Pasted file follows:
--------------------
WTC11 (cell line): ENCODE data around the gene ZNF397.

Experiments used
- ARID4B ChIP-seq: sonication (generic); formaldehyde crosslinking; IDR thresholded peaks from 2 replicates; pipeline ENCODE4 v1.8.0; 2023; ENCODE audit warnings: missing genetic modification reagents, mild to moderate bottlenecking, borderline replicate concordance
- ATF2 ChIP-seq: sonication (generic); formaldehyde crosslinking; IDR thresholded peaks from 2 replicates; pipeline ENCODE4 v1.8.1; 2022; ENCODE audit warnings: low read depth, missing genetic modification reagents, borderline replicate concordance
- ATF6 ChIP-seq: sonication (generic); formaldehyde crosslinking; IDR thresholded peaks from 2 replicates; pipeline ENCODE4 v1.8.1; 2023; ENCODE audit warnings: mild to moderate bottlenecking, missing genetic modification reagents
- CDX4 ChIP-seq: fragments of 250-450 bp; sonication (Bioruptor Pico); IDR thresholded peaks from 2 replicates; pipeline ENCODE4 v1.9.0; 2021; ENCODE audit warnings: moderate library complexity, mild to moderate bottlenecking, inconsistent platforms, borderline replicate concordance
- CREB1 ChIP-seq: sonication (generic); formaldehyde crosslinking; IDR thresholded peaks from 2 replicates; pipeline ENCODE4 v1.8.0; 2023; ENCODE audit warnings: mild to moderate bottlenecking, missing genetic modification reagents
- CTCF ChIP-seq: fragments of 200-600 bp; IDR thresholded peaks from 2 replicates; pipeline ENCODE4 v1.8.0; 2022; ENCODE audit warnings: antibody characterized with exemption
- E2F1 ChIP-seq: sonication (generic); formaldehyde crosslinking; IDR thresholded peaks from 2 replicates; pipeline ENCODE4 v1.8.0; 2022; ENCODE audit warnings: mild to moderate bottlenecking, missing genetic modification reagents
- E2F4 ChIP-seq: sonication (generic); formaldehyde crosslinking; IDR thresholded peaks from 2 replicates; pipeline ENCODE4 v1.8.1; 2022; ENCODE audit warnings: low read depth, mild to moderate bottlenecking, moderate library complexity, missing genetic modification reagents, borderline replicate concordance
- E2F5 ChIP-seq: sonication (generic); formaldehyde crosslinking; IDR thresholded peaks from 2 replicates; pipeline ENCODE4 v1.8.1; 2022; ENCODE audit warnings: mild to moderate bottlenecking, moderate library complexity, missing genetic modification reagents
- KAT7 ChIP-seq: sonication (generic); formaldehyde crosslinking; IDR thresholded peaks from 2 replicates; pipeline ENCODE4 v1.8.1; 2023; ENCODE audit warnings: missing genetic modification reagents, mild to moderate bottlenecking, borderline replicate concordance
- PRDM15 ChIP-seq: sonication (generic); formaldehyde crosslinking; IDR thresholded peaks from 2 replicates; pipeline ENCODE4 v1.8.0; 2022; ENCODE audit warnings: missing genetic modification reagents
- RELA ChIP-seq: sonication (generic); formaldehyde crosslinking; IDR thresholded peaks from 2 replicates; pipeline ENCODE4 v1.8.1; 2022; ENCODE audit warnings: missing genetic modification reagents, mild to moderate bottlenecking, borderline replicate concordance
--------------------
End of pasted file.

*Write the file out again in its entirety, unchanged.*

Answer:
WTC11 (cell line): ENCODE data around the gene ZNF397.

Experiments used
- ARID4B ChIP-seq: sonication (generic); formaldehyde crosslinking; IDR thresholded peaks from 2 replicates; pipeline ENCODE4 v1.8.0; 2023; ENCODE audit warnings: missing genetic modification reagents, mild to moderate bottlenecking, borderline replicate concordance
- ATF2 ChIP-seq: sonication (generic); formaldehyde crosslinking; IDR thresholded peaks from 2 replicates; pipeline ENCODE4 v1.8.1; 2022; ENCODE audit warnings: low read depth, missing genetic modification reagents, borderline replicate concordance
- ATF6 ChIP-seq: sonication (generic); formaldehyde crosslinking; IDR thresholded peaks from 2 replicates; pipeline ENCODE4 v1.8.1; 2023; ENCODE audit warnings: mild to moderate bottlenecking, missing genetic modification reagents
- CDX4 ChIP-seq: fragments of 250-450 bp; sonication (Bioruptor Pico); IDR thresholded peaks from 2 replicates; pipeline ENCODE4 v1.9.0; 2021; ENCODE audit warnings: moderate library complexity, mild to moderate bottlenecking, inconsistent platforms, borderline replicate concordance
- CREB1 ChIP-seq: sonication (generic); formaldehyde crosslinking; IDR thresholded peaks from 2 replicates; pipeline ENCODE4 v1.8.0; 2023; ENCODE audit warnings: mild to moderate bottlenecking, missing genetic modification reagents
- CTCF ChIP-seq: fragments of 200-600 bp; IDR thresholded peaks from 2 replicates; pipeline ENCODE4 v1.8.0; 2022; ENCODE audit warnings: antibody characterized with exemption
- E2F1 ChIP-seq: sonication (generic); formaldehyde crosslinking; IDR thresholded peaks from 2 replicates; pipeline ENCODE4 v1.8.0; 2022; ENCODE audit warnings: mild to moderate bottlenecking, missing genetic modification reagents
- E2F4 ChIP-seq: sonication (generic); formaldehyde crosslinking; IDR thresholded peaks from 2 replicates; pipeline ENCODE4 v1.8.1; 2022; ENCODE audit warnings: low read depth, mild to moderate bottlenecking, moderate library complexity, missing genetic modification reagents, borderline replicate concordance
- E2F5 ChIP-seq: sonication (generic); formaldehyde crosslinking; IDR thresholded peaks from 2 replicates; pipeline ENCODE4 v1.8.1; 2022; ENCODE audit warnings: mild to moderate bottlenecking, moderate library complexity, missing genetic modification reagents
- KAT7 ChIP-seq: sonication (generic); formaldehyde crosslinking; IDR thresholded peaks from 2 replicates; pipeline ENCODE4 v1.8.1; 2023; ENCODE audit warnings: missing genetic modification reagents, mild to moderate bottlenecking, borderline replicate concordance
- PRDM15 ChIP-seq: sonication (generic); formaldehyde crosslinking; IDR thresholded peaks from 2 replicates; pipeline ENCODE4 v1.8.0; 2022; ENCODE audit warnings: missing genetic modification reagents
- RELA ChIP-seq: sonication (generic); formaldehyde crosslinking; IDR thresholded peaks from 2 replicates; pipeline ENCODE4 v1.8.1; 2022; ENCODE audit warnings: missing genetic modification reagents, mild to moderate bottlenecking, borderline replicate concordance